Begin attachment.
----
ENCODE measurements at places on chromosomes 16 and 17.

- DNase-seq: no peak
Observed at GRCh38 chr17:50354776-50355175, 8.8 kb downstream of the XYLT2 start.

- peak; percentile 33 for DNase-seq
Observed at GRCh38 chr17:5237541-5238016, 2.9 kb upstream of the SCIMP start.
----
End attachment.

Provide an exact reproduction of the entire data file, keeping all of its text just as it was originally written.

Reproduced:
ENCODE measurements at places on chromosomes 16 and 17.

- DNase-seq: no peak
Observed at GRCh38 chr17:50354776-50355175, 8.8 kb downstream of the XYLT2 start.

- peak; percentile 33 for DNase-seq
Observed at GRCh38 chr17:5237541-5238016, 2.9 kb upstream of the SCIMP start.